The form of Baroque is exemplified by work of Sir Christopher Wren and buildings like St. Paul's Cathedral. The following summary by Soo is reiterated as it encapsulates the link between English baroque and the religious and scientific values of the period. " the result of a compromise between native medieval tradition and continental classicism, reconciled by creating a disunity between appearances and reality, the final design of St. Paul's…

Renaissance & Reformation Discovering the
Words: 1095 Length: 4 Pages Document Type: Term Paper Paper #: 42677325
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In terms of Renaissance philosophy, Galileo Galilei is an example of a humanist who strongly defended the gradual flourishing and subsistence to the scientific revolution happening in his society during the Renaissance period. Galileo was a strong advocate for the usage of science in discovering truth and new knowledge, using the principles of mathematics and philosophy in strengthening the study of astronomy and physics in the society. Through Galileo, the nature of free scientific inquiry prevailed, challenging, though not condemning, philosophical and theological issues that cannot empirically answer truth and reality in life. Dante Alighieri's "Inferno," meanwhile, is a literary piece that represented his inquiry into the spiritual and humanistic foundations of human existence during his time. In a period wherein theological foundations and philosophies are being questioned, Dante's "Inferno" confronted the moral and spiritual issues being questioned by Dante and his society during this challenging period of Renaissance.


Cultural Movements of European Art After the
Words: 650 Length: 2 Pages Document Type: Term Paper Paper #: 28538433
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cultural movements of European art after the Renaissance, namely those style periods of Mannerism, Baroque, and Rococo. In the late sixteenth century, Mannerism was a unique artistic technique that made use of distortions of scale and viewpoint. The Baroque movement in art and architecture enhanced Europe between the early seventeenth and middle eighteenth centuries as it emphasized dramatic and at times tense affects. The Baroque artists and sculptures consistently used very bold, curving forms, and extremely elaborate ornamentation. However, unlike Mannerism, they emphasized balance of incongruent parts. The Baroque musicians of the period also flourished throughout Europe and were known for their expressive dissension and complex embellishment of tones. Rococo, which originated early in eighteenth century France and may be considered by some experts as merely an extension of the Baroque movement, was an artistic approach used to create beautiful architecture and art works that were often based on flora…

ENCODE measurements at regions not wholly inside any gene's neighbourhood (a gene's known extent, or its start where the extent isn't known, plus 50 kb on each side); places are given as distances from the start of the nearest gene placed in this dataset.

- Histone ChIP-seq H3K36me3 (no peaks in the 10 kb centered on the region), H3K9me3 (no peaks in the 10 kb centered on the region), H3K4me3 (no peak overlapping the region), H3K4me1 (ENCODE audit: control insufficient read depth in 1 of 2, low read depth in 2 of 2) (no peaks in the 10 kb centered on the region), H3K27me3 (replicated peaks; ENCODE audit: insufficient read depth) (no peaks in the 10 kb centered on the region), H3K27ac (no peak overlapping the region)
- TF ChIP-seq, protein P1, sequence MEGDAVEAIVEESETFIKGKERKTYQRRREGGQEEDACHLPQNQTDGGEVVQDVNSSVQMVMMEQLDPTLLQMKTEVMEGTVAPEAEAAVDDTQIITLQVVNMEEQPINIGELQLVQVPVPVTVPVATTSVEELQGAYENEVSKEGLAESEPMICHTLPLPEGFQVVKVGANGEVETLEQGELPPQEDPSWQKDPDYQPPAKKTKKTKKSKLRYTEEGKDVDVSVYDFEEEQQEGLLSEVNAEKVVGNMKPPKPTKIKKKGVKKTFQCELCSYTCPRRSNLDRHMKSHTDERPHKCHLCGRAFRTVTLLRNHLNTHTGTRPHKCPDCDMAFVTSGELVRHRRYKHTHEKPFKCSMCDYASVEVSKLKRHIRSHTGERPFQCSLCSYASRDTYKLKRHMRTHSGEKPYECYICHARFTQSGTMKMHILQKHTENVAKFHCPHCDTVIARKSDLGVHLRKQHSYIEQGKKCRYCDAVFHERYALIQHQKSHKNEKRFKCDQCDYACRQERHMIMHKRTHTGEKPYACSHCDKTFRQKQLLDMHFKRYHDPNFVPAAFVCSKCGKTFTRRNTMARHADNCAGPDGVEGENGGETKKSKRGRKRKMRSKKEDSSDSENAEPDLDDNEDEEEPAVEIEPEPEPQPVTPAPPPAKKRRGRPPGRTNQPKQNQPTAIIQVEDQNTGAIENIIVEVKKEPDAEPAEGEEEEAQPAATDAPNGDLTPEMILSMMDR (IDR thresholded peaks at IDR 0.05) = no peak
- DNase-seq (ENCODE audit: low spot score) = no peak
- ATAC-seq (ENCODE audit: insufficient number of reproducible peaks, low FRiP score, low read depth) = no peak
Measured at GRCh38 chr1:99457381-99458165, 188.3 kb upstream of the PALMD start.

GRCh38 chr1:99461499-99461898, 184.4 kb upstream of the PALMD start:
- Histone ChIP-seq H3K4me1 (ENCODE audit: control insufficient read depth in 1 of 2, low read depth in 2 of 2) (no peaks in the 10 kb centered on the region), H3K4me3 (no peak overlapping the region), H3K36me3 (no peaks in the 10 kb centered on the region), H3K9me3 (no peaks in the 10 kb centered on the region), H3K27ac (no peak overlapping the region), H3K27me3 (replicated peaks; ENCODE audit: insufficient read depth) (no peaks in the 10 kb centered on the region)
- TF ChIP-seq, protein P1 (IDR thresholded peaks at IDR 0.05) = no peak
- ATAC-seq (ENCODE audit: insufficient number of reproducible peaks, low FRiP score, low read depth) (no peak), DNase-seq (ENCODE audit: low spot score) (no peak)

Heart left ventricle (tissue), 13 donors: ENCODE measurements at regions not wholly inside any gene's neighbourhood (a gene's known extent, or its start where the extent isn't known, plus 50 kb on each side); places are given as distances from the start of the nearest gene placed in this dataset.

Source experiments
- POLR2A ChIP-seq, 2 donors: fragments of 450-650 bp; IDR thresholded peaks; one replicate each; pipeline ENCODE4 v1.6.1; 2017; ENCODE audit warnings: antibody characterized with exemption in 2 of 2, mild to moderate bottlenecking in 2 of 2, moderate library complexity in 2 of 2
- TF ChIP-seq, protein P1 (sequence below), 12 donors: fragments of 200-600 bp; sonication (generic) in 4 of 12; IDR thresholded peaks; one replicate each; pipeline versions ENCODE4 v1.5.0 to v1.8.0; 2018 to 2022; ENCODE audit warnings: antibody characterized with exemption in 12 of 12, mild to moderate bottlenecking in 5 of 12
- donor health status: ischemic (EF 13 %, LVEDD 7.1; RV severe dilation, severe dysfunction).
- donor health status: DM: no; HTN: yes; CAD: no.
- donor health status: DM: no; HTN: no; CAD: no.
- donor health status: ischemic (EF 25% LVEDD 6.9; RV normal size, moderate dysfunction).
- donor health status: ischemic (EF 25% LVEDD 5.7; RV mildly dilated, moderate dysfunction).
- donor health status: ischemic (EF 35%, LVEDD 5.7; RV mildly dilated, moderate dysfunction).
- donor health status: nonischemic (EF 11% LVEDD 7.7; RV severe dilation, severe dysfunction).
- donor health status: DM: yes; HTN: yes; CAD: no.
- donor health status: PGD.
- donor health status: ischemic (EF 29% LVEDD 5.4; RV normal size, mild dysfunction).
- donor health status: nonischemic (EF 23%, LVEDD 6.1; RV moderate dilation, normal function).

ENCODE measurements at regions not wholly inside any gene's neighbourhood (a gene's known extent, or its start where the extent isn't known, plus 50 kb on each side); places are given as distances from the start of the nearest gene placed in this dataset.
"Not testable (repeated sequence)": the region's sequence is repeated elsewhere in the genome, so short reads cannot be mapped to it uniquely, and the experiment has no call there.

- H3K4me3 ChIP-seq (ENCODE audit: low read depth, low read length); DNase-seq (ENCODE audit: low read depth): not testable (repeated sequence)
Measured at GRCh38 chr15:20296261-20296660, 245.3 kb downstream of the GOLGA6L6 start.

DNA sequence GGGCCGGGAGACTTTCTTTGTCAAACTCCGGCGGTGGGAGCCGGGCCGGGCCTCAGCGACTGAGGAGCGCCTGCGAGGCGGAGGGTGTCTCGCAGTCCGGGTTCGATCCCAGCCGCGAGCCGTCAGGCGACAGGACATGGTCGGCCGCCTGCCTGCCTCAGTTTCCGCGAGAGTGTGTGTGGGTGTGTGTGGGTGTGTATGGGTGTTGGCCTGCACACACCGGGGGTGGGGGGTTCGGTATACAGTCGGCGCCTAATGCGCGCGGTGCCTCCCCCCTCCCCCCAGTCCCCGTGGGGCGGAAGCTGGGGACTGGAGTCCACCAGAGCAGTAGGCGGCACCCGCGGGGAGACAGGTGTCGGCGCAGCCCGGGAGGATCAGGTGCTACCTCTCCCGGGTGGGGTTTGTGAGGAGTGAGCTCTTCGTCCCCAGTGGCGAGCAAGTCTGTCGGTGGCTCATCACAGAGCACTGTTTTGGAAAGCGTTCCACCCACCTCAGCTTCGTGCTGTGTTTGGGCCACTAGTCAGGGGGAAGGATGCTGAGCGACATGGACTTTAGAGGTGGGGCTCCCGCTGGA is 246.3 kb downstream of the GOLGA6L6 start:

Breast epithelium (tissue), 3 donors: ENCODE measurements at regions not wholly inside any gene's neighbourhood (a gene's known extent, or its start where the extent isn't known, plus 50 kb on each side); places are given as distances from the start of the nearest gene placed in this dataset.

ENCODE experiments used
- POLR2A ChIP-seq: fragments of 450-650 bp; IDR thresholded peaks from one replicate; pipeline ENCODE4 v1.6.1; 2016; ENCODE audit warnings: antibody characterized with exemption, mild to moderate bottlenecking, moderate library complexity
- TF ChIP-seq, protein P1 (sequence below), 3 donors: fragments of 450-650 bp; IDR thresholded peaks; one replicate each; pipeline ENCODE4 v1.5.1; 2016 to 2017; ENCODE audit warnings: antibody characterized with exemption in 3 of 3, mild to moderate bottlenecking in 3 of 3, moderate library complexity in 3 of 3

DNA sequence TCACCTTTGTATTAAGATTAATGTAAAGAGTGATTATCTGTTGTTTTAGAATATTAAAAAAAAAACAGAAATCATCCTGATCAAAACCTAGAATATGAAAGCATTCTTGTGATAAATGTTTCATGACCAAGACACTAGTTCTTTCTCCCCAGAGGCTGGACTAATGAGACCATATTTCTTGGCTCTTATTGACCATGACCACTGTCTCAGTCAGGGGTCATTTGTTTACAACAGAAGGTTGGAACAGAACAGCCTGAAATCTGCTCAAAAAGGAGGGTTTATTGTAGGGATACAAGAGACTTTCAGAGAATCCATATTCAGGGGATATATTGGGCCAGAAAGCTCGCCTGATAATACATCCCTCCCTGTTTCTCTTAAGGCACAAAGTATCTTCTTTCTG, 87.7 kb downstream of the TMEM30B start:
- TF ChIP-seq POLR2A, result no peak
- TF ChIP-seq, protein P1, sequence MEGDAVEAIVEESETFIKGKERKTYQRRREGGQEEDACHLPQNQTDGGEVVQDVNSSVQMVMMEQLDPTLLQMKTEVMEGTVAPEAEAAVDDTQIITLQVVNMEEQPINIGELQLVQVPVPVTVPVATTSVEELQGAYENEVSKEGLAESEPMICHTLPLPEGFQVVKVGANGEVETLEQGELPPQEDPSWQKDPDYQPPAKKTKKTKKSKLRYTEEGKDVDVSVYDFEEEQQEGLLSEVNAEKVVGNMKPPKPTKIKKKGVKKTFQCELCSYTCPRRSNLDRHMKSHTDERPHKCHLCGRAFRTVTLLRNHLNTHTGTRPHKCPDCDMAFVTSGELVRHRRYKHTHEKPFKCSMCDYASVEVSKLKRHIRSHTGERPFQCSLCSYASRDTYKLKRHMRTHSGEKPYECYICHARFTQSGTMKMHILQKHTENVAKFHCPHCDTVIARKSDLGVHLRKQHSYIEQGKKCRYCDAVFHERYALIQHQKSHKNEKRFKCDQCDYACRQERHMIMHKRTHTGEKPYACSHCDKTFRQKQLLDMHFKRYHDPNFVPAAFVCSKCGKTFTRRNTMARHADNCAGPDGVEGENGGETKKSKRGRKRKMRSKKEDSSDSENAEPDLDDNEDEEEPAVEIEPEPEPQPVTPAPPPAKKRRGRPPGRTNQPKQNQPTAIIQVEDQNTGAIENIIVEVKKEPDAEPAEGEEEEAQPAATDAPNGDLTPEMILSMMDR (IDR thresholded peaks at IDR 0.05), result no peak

Bach as We Listen to
Words: 417 Length: 1 Pages Document Type: Term Paper Paper #: 79277164
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When geniuses are alive they make people uncomfortable in the ways that they challenge accepted artistic and intellectual concepts. People reject geniuses, and prefer more mainstream representations of art and literature in popular culture. But true geniuses still manage to affect the culture they live in, even if they do not gain fame and fortune. And after they die, people finally show respect to geniuses, and acknowledge their influence in culture and their ability to honestly tell the stories of people's daily lives. This has always been the case. Bach was an obscure church organist who is now one of the most famous composers who ever lived and Mozart was unappreciated and died in a pauper's grave. Jackson Pollock's Abstract Impressionism is reflected in advertising today, but its nonrepresentational style frightened people in his day, and even popular great artists like Picasso and Shakespeare were not fully appreciated, or at…